https://www.retallack.com/mountain-biking/
    Dang. That reminds me. I ran into some XC rider on Monday (Apr 1) that said he did something similar. Started at midway, climbed to the top, descended 6000' then climbed back to the start. Maybe it was this; when he said up North, I was thinking the Sierras, until I saw this. Considering how he was ambitious enough to try and explore the trail system we were at in a single outing, which I told him it took me multiple days, I now understand how extreme people's experiences are. And here I was cautioning him that he was about to follow us on a jump line with a gnarly rock garden at the end, all on an Open O-1 hardtail. I fist bumped him cause that rock garden scared me, in celebration. xD

    Man I'm so casual, compared to some people's ambitions, nerding out on mechanical stuff. Reminds me when I showed someone the most challenging climb I know of on a trail, saying I worked pretty hard to improve to a 50% success rate, and he did it first try. He was saying that he did that stuff out in Sedona. I felt ashamed of the hype I gave it...

  12. #12
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    Quote Originally Posted by ninjichor View Post
    ...I felt ashamed of the hype I gave it...
    Been there. Done that.

    I was into frame materials for awhile. I bought a Univega aluminum metal matrix composite frame way back when. The Specialized M2 was coming out around the same time (M2 = Metal Matrix).
    Of course, it broke. But the amazing part was that when it did break - the downtube, of all things, broke in half about 5" below the headtube - the top tube alone still held my weight! I hopped off to see what was wrong and the frame actually snapped back together tight enough that I at first could not tell it was broken. I had to lean on the frame to cause the broken tube to separate again. It was both impressive and really disappointing. I'm mostly a steel guy now.

    I'm finally going to try 12-speed. That's about as non-traditional as I go.
    (my biking style has been compared to some of the local Amish No offense to the Amish.)

    I am pretty happy to let others play with the latest greatest stuff. My ride is enhanced by confidence in my gear - not by wondering how it will perform.

    -F
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  13. #13
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    Quote Originally Posted by Battery View Post
    This: https://www.instagram.com/p/Bv1T1YNl...=18nplhv6ykt3u


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  14. #14
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    I'd like to try a gearbox bike, tire inserts and some of the Spank Vibrocore stuff. Really about it as far as novel stuff.

    I am kind of interested in the RevGrips but $80 seems like an insane amount to spend on grips.

    Not really novel stuff I want to try is a fat bike and dirt jumper.
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  15. #15
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    It's not mountain bike related, but I really want an old Velocino. I've seen guys who have built their own. Maybe as a summer project?
    MERCY! MERCY! MERCY!

  16. #16
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    We've been abusively testing the carbon Structure SCW 1 in preparation for approval of full production, and the results exceed our expectations. Dead quiet and laterally stiff, stable and supple front and rear, agile and supportive while climbing, and with a 40% reduction in front brake dive, it's the most confidence-inspiring enduro our team has ridden on techy single-track. Don't take our word for it; we'd love to have you come ride with us.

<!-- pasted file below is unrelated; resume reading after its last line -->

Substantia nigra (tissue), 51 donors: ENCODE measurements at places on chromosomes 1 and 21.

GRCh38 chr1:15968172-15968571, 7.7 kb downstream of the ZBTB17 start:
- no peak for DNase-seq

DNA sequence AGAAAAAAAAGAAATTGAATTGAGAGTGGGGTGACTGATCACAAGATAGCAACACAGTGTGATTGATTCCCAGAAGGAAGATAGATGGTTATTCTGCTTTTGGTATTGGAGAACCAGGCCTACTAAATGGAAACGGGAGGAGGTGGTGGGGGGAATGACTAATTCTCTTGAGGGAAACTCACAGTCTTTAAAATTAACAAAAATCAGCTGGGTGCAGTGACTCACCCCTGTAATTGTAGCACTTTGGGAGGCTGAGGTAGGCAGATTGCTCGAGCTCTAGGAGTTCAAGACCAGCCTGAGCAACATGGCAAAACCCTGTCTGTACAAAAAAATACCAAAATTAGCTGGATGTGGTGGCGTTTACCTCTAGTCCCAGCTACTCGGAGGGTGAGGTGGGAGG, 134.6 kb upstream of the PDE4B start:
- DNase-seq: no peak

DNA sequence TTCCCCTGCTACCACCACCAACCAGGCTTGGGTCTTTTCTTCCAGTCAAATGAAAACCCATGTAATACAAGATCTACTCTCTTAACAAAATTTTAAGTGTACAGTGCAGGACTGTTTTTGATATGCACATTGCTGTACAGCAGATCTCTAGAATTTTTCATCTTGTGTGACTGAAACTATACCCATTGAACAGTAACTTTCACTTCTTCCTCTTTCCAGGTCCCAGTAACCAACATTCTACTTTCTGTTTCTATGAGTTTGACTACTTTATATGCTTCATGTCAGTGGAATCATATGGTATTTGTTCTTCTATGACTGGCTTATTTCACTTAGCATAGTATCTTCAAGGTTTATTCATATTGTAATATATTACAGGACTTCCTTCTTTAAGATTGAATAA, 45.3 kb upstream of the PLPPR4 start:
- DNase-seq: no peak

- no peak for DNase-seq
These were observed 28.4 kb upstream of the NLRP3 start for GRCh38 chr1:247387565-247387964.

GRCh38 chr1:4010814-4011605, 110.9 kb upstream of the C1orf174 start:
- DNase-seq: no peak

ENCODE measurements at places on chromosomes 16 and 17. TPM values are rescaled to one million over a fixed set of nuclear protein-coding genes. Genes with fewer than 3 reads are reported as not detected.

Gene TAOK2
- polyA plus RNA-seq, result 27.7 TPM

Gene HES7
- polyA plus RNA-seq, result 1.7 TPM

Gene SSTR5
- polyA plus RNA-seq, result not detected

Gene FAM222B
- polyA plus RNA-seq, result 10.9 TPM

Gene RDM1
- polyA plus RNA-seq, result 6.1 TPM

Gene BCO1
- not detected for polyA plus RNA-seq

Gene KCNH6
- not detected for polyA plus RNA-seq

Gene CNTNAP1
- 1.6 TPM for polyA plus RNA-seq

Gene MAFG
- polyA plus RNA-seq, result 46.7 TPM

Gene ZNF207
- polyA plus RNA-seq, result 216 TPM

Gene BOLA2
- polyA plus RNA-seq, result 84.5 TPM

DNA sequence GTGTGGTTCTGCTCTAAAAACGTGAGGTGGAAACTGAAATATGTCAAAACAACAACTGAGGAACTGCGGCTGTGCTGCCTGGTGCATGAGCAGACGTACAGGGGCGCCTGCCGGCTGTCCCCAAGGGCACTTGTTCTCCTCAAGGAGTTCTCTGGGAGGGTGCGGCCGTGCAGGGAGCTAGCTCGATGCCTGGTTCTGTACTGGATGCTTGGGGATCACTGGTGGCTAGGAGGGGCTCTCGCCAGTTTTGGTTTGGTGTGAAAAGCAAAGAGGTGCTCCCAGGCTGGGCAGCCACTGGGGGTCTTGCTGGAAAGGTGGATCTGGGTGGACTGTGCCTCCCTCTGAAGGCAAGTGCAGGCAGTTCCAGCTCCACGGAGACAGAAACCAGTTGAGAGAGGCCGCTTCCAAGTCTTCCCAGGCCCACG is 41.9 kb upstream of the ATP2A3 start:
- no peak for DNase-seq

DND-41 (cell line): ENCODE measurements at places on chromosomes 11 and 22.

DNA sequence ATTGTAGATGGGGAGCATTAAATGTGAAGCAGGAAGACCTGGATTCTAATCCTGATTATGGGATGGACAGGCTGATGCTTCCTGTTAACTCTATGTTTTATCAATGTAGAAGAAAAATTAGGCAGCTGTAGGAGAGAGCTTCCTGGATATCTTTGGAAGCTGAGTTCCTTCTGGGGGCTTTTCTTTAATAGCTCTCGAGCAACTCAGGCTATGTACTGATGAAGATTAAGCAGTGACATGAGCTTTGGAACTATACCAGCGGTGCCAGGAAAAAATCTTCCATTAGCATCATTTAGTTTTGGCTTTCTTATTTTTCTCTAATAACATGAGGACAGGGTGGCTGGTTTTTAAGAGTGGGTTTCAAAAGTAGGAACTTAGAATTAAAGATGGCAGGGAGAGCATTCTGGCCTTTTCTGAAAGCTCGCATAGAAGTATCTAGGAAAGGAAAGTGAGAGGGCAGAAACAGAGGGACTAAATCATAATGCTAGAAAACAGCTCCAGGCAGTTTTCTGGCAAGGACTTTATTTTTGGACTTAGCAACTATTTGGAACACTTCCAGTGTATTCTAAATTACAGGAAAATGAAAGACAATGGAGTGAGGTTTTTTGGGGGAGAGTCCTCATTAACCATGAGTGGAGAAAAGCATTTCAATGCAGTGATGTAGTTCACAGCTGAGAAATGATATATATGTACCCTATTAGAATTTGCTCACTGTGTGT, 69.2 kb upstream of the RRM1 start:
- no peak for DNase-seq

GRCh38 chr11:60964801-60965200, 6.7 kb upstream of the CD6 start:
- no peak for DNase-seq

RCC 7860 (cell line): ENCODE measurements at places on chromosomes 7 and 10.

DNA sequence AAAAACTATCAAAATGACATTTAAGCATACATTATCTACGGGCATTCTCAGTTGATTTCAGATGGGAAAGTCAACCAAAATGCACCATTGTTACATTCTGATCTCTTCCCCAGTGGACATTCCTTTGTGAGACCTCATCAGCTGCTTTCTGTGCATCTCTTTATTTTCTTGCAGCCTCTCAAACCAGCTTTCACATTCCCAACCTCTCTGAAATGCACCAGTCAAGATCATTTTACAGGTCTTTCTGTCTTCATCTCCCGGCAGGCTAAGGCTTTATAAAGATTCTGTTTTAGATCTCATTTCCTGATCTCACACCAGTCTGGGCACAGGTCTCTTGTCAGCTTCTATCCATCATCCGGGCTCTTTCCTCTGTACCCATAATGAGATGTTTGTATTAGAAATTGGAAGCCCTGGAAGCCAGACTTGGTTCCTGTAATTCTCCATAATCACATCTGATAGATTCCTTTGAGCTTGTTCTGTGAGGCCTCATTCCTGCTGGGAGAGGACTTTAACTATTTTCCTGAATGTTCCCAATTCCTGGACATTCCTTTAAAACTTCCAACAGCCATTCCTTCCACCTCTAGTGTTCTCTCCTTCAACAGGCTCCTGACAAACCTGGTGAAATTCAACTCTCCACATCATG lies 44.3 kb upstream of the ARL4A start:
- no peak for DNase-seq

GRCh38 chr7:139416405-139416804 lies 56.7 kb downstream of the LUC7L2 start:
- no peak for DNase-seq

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  17. #17
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    Quote Originally Posted by Nat View Post
    I want to try the Trek Full Stache.
    I was on a mission about this time last year to test ride one. But no one in town had one in stock. Time to start looking again. From all the reviews I read, the thing is a beast.
    And after calming me down with some orange slices and fetal spooning, ET revealed to me my singular purpose.

  18. #18
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    I'd like to try a gearbox someday. A linkage fork too, just because I'm interested. I rarely outride my current fork.

    I'm about to install an angleset on my first gen Bronson to drop the HTA from 67 to 66 as I've been riding more park and everyone who's done it seems to really like it, but I barely consider anglesets non-traditional at this point.

  19. #19
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    I am about as far from the cutting edge as is possible. I typically find something that works and stick with it. If something gains popularity and is found to be reliable and durable, I'll wait for the next cool thing to come along and then buy the most recent and proven cool thing from the early adopters.

    Back in my early shop days, I had co-workers who had to try every new toy and each new CNC anodized bit, but who often spent tons of time tweaking their bikes to make thinigs work or replacing things that failed because those things were sent to market too early. Meanwhile, I had found reliable, light, durable, and inexpensive items and my bikes just kept working.

    My biggest stretch to something non-traditional was running an AMP F-2 linkage fork back in the early 90's when everyone else was using telescoping forks.

  20. #20